• Mary Selleck, 78, $8,000, Connecticut
  • William S. Selleck, 55, farmer, Connecticut
  • Alanson Williamson, 55, ship carpenter, $2,000, New York
  • Satt Williamson, 21, house carpenter, New York
  • Andreus Millspaugh, 31, house carpenter, New York
  • Benjamin Williamson, 18, clerk, New York
  • Stephen Ferris, 87, farmer, $12,000, Connecticut
  • John Ferris, 65, farmer, Connecticut
  • Wm. S. Walmsley, 48, farmer, $8,000, Connecticut
  • Stephen E. Walmsley, 26, farmer, Connecticut
  • Hiram G. Taylor, 45, oysterman, Connecticut
  • Hiram B. Taylor, 22, oysterman, $2,000, Connecticut

  • Olever Cook, 45, oysterman, $3,500, Connecticut
  • Stephen Cook, 19, oysterman, Connecticut
  • Edward Lowndes, 52, oysterman, $2,000, New York
  • Charles Lowndes, 45, oysterman, $5,000, New York
  • Wm. B. Delemater, 70, shipwright, $1,600, New York
  • Augustus Thomes, 52, clerk or agent, $2,500, Maine
  • Gardner F. Thomes, 22, house carpenter, Conneticut

  • William Hoyt, 41, house carpenter, $2000, Conneticut
  • Frank Williamson, 37, oysterman, $2,000, New York
  • Henry T. Cole, 62, ship carpenter, $2,000, New Hampshire
  • Dexter K. Cole, 31, oysterman, $2,000, New York
  • John H. Cole, 29, oysterman, New Hampshire
  • Hickson Williamson, 64, ship carpenter, $3,000, New York
1870 U.S. Census, Darien, Connecticut, page 47
  • Vincent Colyer, 45, Indian agent, $4,000, New York
Houses
Houses on the southern half of Five Mile River Road viewed from southeast of the turnaround. High tide. Circa 1900. Source: Michael Cattano.
John Stobart
"Five Mile River, Rowayton, 1920" by the noted marine artist John Stobart. Oil on canvas, 1986. This view looks southeast from Darien towards Rowayton and Long Island Sound. Oyster boats are plying their trade, catching the tide on a late morning in the early fall. This image appears on the inside front and back covers of Rowayton on the Half Shell by Frank Raymond, 1990. See Kensington-Stobart Gallery.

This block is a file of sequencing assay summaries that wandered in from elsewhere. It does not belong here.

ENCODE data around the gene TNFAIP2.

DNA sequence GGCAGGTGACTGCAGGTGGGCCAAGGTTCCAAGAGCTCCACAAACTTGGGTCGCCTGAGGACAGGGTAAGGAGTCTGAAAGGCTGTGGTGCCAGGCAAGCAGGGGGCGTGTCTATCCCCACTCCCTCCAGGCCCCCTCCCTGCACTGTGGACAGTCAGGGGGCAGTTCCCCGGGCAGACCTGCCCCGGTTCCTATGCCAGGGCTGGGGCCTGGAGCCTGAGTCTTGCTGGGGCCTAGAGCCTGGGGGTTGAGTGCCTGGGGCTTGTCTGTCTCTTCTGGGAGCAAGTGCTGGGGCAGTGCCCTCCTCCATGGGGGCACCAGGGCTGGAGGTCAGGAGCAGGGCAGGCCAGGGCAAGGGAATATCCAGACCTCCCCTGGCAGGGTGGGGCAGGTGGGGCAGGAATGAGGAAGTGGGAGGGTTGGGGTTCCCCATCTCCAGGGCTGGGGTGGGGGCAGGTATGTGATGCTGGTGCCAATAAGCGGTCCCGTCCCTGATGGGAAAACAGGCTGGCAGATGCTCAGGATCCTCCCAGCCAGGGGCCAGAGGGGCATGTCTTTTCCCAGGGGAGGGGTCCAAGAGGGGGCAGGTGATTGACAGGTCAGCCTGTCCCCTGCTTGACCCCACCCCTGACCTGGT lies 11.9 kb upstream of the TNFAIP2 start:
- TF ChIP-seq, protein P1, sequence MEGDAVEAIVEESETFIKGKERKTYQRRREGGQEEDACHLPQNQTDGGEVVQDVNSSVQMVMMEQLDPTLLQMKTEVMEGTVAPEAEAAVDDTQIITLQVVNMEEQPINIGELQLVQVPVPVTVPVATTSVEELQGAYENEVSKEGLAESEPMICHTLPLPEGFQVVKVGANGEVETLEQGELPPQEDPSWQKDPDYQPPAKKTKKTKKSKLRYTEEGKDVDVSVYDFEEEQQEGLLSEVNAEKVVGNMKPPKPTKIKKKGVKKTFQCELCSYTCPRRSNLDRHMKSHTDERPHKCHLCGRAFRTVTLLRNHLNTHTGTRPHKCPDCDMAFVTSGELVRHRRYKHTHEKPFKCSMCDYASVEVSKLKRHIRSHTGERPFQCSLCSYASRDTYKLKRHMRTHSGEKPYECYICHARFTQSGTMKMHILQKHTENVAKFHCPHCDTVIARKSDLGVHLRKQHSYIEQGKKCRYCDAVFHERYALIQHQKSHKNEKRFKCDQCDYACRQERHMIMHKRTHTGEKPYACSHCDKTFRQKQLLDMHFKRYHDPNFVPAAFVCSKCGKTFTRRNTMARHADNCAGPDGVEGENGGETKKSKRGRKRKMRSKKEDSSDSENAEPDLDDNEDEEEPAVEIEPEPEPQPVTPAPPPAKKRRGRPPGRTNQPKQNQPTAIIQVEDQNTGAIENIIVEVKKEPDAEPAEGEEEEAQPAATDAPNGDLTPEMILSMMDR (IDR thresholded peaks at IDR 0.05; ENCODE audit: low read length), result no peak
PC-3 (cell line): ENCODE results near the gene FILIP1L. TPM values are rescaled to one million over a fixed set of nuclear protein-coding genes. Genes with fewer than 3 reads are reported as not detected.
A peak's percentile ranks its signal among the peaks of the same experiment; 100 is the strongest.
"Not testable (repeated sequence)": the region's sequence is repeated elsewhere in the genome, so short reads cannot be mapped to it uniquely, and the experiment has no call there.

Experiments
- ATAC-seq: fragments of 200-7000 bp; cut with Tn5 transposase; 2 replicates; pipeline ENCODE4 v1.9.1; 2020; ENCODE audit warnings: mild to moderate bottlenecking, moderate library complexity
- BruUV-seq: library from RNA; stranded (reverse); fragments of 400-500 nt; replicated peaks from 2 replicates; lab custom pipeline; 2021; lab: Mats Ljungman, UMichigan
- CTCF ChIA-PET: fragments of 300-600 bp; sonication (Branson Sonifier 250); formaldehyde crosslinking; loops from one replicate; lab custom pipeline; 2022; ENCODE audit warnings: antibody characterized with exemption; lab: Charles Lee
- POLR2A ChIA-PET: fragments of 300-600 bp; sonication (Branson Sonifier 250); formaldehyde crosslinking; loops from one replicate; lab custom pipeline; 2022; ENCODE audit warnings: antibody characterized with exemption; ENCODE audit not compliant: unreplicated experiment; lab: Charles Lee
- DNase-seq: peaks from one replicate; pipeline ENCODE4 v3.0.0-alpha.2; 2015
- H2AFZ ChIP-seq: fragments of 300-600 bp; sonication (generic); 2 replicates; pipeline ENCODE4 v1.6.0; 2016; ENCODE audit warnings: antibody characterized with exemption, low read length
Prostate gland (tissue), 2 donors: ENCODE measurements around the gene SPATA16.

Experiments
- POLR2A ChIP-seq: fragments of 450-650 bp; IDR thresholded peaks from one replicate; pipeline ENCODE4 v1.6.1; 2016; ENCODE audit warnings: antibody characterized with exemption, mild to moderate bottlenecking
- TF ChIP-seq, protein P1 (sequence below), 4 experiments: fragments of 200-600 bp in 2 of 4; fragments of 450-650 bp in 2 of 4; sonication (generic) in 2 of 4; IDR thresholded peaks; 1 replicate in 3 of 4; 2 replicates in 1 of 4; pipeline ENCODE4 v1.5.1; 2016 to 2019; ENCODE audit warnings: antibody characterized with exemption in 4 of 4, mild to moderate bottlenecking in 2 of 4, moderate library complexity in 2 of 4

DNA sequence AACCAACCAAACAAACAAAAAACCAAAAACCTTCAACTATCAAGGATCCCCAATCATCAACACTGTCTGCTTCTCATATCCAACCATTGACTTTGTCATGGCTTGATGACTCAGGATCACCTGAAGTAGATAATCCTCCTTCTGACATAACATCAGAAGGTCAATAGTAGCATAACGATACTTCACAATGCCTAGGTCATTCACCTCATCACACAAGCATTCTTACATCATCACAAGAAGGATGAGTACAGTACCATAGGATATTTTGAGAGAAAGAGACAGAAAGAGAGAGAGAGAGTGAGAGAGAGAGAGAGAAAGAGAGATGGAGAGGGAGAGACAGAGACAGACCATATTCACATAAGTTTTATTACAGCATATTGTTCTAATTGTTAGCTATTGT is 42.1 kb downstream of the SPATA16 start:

Sunrise on the Five Mile River
Sunrise over Five Mile River harbor. High tide. November 2019. Photo by Gayle Campbell.

Paintings by by John Frederick Kensett

Long Island Sound at Darien
"Old Pine, Darien, Connecticut” by John Frederick Kensett (1816-1872). From the collection of the Metropolitan Museum of Art, New York, New York. Painted from the southeast shore near the artist’s studio on Contentment Island. Visible in the painting is the profile of Roton Point, with Pine Point beyond. Kensett built a studio on the high southeastern bluff of Contentment Island, overlooking the Fish Islands and Long Island Sound; it was a short walk from the house. See John Kensett and the Connecticut Shore.
Long Island Sound at Darien
"Study on Long Island Sound near Darien, CT” by John Frederick Kensett (1816-1872). In the collection of the Amon Carter Museum, Fort Worth, Texas, but sold in 2003. Painted from a lower elevation, on the southern shore of Contenment Island, looking toward the low sandy spit at the western end of Sheffield Island. See John Kensett and the Connecticut Shore.

Aerial Views of the Mouth of the Five Mile River

Roton Point Park
Northwesterly aerial photo of Roton Point Park (1880-1941) on Long Island Sound in the foreground and the Five Mile River harbor in the background. The southern half of Five Mile River Road runs along the far right side of the river. High tide. Circa 1930. Source: Michael Cattano.
Drone view
Southerly drone photo of the Five Mile River and the southern half of Five Mile River Road. The greens Ledge Light and Long Island can be seen in the background. High tide.

Google Map of the Mouth of the Five Mile River, Greens Ledge Light, and Long Island

Greens Ledge Light Map
Google map of Greens Ledge Light, built in 1902. One mile south of the mouth of the Five Mile River and 5.6 miles north of Eatons Neck Point on the North Shore of Long Island.
Greens Ledge Light
Greens Ledge Light. Legend has it that Greens Ledge was named after a pirate Green, who sailed with the infamous Captain Kidd. When Green was captured by authorities of the day, he was reportedly executed and his body fastened to the ledge in chains as a dire warning to others thinking of entering the buccaneering trade. Years later, a lighthouse would be established on the ledge as a warning to vessels seeking to enter Norwalk Harbor. See Lighthousefriends.

Five Mile River Watershed Based Plan

Five Mile River
Map of of the Five Mile River. Source: Five Mile River Watershed Based Plan, The South Western Regional Planning Agency, 2012.